The referential film serves as a kind of mid-career retrospective for Eastwood, one that takes stock of both the Western as a genre and his own specific role as an action icon. And while it’s too much to call Unforgiven an apology, it is a movie that soundly rejects the thrilling and romantic notion of the big-screen gunslinger, a notion that Eastwood himself helped create.
In the years following Unforgiven, age and self-examination would become new themes of Eastwood’s. In a series of thrillers — Absolute Power, True Crime, Blood Work — Eastwood cast himself as an aging professional (a cat burglar, a reporter, and a retired FBI profiler, respectively) caught in a web of crime and violence while trying to calmly finish out his life. Looked at one way, these films are little more than competent adult thrillers. But there’s something ruminative about all of these roles, each of which finds him playing an old man looking back on his sins and successes, judging the world and measuring his life.
Sully features a familiar Eastwood hero: the complicated man wrestling with his legacy
These days, Eastwood works mostly on what might best be described as middlebrow prestige films: the war stories of Flags of Our Fathers and Letters From Iwo Jima; a Leonardo DiCaprio–starring biopic, J. Edgar; a drama about age and integration, Gran Torino; a tale of a decorated soldier in Iraq, American Sniper.
Not all of these movies are great cinema: Eastwood’s directorial drabness often drags down his films, and he sometimes struggles to focus his ideas. But the same stoic sense of age and grief and responsibility runs through these films as well. These are movies about complicated men that raise questions about violence and legacy and their weight on the psyche of both an individual and the society that individual represents.
Sully works very much in the same mode: It’s a portrait of an ordinary man who, in a moment, becomes an extraordinary hero — and who nonetheless worries that his legacy will be at stake. Tom Hanks plays “Sully” Sullenberger, the pilot who in January 2009 landed US Airways Flight 1549 in the middle of the Hudson River. The movie is framed by the government’s investigation into the crash, but its middle section is devoted to an extended recreation of the event itself.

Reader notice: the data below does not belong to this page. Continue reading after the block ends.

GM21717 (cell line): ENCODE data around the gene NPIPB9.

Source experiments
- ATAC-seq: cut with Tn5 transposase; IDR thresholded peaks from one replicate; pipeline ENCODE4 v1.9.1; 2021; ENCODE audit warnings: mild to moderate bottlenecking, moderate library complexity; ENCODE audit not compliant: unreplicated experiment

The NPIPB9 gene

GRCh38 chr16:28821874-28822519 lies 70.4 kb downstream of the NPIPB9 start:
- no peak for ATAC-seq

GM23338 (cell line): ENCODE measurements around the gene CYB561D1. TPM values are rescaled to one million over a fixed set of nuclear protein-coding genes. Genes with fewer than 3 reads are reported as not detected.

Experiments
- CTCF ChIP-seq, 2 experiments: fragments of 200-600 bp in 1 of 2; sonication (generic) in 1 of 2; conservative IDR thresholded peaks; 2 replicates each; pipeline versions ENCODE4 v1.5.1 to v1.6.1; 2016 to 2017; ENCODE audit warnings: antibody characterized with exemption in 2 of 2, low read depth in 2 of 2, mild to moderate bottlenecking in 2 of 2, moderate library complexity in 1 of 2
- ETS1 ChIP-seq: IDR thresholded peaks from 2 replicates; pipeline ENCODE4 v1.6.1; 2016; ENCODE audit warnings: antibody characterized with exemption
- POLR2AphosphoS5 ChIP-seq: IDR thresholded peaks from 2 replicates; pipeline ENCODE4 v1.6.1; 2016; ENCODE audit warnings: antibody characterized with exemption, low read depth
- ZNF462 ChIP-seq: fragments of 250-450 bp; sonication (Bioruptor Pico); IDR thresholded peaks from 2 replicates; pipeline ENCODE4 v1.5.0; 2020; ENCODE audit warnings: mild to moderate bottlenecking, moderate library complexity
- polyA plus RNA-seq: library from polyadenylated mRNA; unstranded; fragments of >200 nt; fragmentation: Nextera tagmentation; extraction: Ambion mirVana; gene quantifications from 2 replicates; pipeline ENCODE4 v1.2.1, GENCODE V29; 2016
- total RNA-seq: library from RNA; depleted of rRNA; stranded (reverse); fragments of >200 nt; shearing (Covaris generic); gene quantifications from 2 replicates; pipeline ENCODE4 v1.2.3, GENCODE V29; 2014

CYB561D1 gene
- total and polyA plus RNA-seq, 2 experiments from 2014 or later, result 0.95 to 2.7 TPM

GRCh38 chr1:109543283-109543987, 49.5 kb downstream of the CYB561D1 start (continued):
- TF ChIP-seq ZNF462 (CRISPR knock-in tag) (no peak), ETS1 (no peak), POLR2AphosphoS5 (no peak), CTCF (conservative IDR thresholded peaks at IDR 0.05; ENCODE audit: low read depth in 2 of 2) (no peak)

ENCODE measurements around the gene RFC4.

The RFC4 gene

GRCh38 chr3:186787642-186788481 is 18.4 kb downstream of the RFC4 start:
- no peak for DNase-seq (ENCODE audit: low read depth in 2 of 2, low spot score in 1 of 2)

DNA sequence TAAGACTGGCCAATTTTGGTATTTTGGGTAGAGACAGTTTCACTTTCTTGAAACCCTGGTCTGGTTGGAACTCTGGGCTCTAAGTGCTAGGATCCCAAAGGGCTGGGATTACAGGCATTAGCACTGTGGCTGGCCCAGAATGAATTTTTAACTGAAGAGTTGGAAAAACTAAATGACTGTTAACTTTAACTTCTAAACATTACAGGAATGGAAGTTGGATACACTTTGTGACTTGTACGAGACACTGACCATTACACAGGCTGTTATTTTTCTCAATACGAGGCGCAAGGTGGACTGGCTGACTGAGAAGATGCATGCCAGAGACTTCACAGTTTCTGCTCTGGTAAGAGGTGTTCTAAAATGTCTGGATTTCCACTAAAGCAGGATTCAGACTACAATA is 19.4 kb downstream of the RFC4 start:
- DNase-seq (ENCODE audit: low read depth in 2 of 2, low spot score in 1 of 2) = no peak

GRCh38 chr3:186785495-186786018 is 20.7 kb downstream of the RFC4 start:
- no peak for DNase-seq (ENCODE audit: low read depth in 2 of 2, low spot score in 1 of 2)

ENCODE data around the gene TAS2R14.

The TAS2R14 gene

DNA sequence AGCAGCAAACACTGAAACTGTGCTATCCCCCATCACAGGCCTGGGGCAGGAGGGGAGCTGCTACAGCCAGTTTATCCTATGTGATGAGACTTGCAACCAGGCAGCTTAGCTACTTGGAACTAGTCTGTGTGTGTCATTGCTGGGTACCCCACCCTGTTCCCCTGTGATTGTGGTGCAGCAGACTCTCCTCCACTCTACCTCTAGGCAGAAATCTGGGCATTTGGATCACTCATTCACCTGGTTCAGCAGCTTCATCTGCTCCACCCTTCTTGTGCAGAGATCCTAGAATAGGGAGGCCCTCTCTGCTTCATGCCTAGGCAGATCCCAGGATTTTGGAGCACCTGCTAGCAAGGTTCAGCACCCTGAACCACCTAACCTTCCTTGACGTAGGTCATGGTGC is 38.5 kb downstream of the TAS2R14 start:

Shot in Eastwood’s typical workmanlike style, so sapped of color that it sometimes approaches black and white, the movie excels at capturing both the moment-to-moment drama of ditching the plane and the remarkable calm that Sullenberger and his crew displayed while making life-or-death decisions. The movie’s masterful depiction of the scene is eerily accurate to recordings and reconstructions of the crash, right down to the Sullenberger’s musing about the beauty of the Hudson just before the engines failed.
Eastwood’s efficient, matter-of-fact direction sometimes drains big scenes of energy, but here it imbues the sequence with a surprising tension; by underplaying the event, he renders it both real and surreal.
But Eastwood doesn’t just show us the cockpit; he tracks the frightened passengers, the quick-witted rescuers, the air traffic controller who tries to guide the plane toward an airport, as well as the New Yorkers who watched with fear as the plane flew low over the city and then celebrated Sully as a hero for keeping everyone alive. Through it all, Sully shrugs off the idea that he is somehow special: “I don’t feel like a hero,” he tells a TV news interviewer. “I’m just a man doing his job.”
Among other things, Sully functions as a rumination on Eastwood’s decades-long career
Sully isn’t a Western, and Sullenberger isn’t the Man With No Name, but in many ways this is the story Eastwood has always told: the quiet, competent protagonist who brings together the community by taking the difficult but necessary action — and who then wonders about what he’s done.
The movie’s central conflict is between Sully and the government safety inspectors pushing the notion that he could have made it back to a runway, based on simulations that showed he could. In reality, that conflict is exaggerated: Although some simulations did show that the plane might have made a successful return, the government’s safety report judged Sully’s in-flight decisions as correct.
But this fictionalized conflict gives the movie the opportunity to mull Sully’s own doubts about his decision and his performance, and to wonder how he will be remembered after four decades as a pilot. As Eastwood told Deadline Hollywood earlier this month, when he first looked into telling the story, “I didn’t know where the conflict was. So I read it and of course you get into it with the transportation board hearings and everything, but I realized that his career as he wanted to end it was suddenly put in the balance.”
It’s hard not to see Sully as a way for Eastwood to reminisce on the end of his own 40-plus-year career, as yet another story about a hero who doesn’t talk much but efficiently gets the job done, and wonders whether he made the right decision. At 86, he’s made his choices, and lived his life — and now he’s trying to live with it.